Hey there, time traveller!
This article was published 7/5/2015 (2616 days ago), so information in it may no longer be current.
In the end, it wasn't even close. And Rachel Notley's knock-out of the nearly 44-year-old Progressive Conservative dynasty wasn't confined to getting most of the seats in Alberta's two major cities -- though she did that handily -- as many of the pundits predicted. The NDP took almost all of the cities from north to south, both national parks and a whole lot of places you've never heard of in between.
Pre-election polls showed Notley's team drew their support across every demographic -- youth, seniors, low-income earners, high-income earners. While the other parties and all the pundits spent the past 28 days dismissing those polls, those of us on the orange team out on the doorsteps returned to our campaign offices each day and whispered to each other, as if afraid to break it: "This is real."
I have long maintained that the pollsters didn't get it wrong in the 2012 election. The pollsters in 2012 had it right. Up until the last weekend when the Wildrose party "Lake of Fire" controversy made voters fearful the party was a little too socially conservative for their liking, the party actually was heading toward victory. Had the pollsters not stopped polling that last weekend, they would have identified the massive shift of centre and left votes to the PCs those of us on the doorsteps observed.
And so it was again in 2015 that the pollsters got it right. Almost eerily so. Take a bow, pollsters.
Too busy to bow, Notley will spend the next several days on a number of transition tasks, not the least of which is assembling a cabinet. Which means there will be endless pearl-clutching about a lack of experience on the orange bench to be heard on talk radio for at least a little while longer. This narrative failed so miserably as a fear tactic during the campaign, it makes me wonder why they continue.
The fact is Notley has a wonderfully diverse talent pool into which she can go fishing for cabinet ministers. Sure, there are a couple of students and a yoga instructor. But there are also lawyers, folks with municipal government experience, scientists, artists, labour leaders and a doctor. Regardless of their professional credentials, that these are the people Albertans chose to represent them seems to be lost upon the disgruntled today.
And, frankly, considering the discord, chaos and instability the Progressive Conservatives have offered over the past few years, it might just be that a little bit of yoga is exactly what our legislators need. I hear it grounds you.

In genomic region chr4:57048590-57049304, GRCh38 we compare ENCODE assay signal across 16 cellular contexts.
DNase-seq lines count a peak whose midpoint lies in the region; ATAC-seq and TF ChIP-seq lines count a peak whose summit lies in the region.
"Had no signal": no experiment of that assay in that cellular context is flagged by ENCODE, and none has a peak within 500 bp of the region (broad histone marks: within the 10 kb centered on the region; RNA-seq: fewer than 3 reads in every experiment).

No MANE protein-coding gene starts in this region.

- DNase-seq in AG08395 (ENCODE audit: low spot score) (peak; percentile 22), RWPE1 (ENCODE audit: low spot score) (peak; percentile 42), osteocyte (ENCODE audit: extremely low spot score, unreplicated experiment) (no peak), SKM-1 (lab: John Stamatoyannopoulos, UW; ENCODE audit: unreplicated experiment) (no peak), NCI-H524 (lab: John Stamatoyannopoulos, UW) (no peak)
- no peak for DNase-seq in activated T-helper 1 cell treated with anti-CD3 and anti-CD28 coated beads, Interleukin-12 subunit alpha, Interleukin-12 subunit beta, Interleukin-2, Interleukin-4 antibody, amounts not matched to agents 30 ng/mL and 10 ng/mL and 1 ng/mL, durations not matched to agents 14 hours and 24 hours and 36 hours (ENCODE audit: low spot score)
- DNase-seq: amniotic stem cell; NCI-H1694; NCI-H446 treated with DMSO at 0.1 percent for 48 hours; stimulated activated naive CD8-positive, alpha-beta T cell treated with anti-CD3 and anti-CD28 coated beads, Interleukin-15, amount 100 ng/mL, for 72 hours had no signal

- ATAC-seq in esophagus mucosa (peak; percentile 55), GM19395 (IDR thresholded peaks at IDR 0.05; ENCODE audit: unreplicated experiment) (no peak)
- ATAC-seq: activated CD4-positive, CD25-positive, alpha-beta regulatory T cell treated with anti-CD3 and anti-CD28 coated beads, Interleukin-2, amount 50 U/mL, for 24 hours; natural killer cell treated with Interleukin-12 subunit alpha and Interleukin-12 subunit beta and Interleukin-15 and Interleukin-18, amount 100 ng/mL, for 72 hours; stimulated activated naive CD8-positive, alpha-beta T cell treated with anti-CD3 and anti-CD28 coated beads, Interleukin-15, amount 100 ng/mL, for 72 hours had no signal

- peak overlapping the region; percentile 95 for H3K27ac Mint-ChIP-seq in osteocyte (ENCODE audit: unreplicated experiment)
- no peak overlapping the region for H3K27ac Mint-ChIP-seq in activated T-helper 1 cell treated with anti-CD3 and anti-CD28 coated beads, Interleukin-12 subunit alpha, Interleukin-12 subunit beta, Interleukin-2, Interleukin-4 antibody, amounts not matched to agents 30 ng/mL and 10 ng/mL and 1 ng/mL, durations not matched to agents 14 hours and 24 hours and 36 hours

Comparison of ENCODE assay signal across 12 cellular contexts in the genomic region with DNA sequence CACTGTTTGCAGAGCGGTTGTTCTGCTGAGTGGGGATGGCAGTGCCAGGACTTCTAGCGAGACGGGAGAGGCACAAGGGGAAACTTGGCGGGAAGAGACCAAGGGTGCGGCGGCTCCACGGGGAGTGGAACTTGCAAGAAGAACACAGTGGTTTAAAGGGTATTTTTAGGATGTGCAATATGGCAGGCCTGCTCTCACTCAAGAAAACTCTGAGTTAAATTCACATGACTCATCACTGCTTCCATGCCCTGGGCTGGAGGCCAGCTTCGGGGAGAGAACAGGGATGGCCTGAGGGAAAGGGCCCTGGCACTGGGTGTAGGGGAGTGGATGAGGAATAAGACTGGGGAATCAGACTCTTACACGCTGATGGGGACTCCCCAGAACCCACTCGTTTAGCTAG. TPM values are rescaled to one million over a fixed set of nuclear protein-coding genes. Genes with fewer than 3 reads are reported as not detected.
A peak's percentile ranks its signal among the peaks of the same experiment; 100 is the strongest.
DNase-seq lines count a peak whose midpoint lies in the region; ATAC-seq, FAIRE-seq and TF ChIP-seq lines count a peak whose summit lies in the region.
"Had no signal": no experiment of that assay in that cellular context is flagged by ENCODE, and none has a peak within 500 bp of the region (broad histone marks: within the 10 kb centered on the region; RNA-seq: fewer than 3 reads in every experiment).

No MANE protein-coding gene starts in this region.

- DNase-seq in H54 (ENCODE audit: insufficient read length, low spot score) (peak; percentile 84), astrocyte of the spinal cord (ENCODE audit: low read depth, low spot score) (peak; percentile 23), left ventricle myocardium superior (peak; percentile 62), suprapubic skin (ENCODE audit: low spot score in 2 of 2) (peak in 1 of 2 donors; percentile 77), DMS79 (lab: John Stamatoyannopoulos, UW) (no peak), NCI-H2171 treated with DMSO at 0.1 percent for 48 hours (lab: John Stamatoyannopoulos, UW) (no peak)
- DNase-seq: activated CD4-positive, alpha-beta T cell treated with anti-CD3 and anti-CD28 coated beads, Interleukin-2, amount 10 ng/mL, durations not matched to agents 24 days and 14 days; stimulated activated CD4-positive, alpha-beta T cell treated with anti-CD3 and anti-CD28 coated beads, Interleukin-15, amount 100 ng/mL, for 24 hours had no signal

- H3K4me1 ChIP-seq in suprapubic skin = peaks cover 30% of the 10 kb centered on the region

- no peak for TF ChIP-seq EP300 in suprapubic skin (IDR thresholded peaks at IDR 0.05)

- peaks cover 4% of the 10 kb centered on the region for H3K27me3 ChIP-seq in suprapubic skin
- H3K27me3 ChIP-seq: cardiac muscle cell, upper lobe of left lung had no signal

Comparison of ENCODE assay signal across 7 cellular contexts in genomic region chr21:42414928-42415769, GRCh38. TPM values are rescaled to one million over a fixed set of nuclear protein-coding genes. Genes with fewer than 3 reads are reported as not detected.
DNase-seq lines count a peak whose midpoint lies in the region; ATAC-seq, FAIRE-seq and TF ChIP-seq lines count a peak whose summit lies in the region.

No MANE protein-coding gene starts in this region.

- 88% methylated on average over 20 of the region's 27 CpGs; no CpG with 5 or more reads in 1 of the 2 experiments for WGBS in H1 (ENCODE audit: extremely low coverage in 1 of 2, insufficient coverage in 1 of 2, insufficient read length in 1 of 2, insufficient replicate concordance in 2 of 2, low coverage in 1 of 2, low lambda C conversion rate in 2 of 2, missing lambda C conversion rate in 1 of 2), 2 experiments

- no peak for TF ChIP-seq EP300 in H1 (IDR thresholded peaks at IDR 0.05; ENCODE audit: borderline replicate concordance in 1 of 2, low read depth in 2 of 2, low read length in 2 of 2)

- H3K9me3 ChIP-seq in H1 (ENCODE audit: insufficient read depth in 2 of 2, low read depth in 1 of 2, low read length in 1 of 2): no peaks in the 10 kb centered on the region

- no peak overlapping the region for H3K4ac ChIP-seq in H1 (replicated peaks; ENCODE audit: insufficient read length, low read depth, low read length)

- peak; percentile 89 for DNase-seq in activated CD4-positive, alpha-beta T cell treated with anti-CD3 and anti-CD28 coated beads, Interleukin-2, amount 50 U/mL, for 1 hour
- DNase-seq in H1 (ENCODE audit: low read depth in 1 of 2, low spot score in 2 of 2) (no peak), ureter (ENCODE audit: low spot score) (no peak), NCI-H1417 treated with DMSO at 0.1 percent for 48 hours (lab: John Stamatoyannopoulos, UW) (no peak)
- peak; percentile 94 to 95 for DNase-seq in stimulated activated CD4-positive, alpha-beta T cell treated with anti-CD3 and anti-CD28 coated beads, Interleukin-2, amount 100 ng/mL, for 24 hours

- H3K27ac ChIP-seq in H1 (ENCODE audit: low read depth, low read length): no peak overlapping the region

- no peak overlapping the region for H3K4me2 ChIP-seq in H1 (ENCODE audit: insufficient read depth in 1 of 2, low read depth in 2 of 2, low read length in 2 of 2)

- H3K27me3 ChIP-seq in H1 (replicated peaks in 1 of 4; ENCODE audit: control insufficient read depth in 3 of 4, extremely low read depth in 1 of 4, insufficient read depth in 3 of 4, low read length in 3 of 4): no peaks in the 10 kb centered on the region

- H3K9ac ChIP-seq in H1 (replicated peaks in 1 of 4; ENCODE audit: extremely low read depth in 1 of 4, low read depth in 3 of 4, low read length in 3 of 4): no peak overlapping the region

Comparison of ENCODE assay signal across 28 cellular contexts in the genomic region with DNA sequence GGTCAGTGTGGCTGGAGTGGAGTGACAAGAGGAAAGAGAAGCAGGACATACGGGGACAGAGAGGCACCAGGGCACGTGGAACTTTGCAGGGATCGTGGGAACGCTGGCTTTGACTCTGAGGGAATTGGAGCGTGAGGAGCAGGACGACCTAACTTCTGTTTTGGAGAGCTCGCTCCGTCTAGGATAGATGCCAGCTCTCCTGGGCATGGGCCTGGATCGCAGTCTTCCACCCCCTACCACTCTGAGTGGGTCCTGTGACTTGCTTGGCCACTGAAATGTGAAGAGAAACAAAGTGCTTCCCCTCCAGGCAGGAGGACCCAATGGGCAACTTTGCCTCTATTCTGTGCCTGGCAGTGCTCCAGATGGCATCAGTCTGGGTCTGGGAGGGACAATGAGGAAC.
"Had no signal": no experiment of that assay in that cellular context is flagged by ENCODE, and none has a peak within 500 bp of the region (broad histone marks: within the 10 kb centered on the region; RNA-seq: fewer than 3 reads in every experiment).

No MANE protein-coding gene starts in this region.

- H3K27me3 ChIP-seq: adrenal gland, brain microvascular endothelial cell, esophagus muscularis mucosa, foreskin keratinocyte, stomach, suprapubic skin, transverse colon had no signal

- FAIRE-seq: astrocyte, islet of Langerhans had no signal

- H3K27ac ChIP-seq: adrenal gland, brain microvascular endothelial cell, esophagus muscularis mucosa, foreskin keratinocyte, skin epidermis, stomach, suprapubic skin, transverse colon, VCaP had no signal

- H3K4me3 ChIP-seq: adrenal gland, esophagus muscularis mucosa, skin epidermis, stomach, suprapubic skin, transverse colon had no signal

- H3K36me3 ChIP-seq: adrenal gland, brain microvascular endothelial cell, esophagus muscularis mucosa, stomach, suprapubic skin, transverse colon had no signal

Meanwhile, the rest of us are celebrating that Alberta just elected its first openly gay MLA and that the government caucus has almost 50 per cent women -- a record in our nation. We're proud that our premier-designate reached out to First Nations peoples and nations in her acceptance speech and promised to work with them as true partners.
We're eager to see what an energy strategy that actually considers the environment rather than just paying lip service to it looks like.
We're astonished that conservatives at all levels fail to understand it was their inaction on regulating the oilsands that led to the reputation of dirty oil that has impeded the construction of their beloved pipelines, and we're optimistic the NDP will find a way to strike a balance between responsibly developing our resources while protecting our environment. We look forward to a government that puts people before profits. We're grateful hope won out over fear.
This is my eighth general election campaign as a New Democrat in Alberta, and since we lost all of our seats in 1993, it's been a long, winding and uphill road back up, to be sure. But at Tuesday night's victory when a big burly guy I know came up to me with tears in his eyes and said, "I've been in Alberta for 30 years, and this is the first time I've ever felt like I belonged," I knew every defeat and every step that brought us here was worth it. I've also grown to believe it was inevitable.
Albertans have a long history of populism. It's important to them to feel like they've got a voice in the seat of power, something the Progressive Conservatives seemed to have forgotten a very long time ago. They might have survived all the scandals and evidence of cronyism, but when Jim Prentice and his team made it clear they served corporations first and people were an afterthought, it was Rachel Notley who stepped up to fill that populist void.
Alberta didn't elect the NDP out of protest. They elected the NDP out of hope. And, as Notley told the assembled legislature press gallery Wednesday morning, Alberta is going to be "A-OK."
Mimi Williams is a freelance writer in Alberta. She is a regular contributor to Vue Weekly. She also volunteers for the NDP.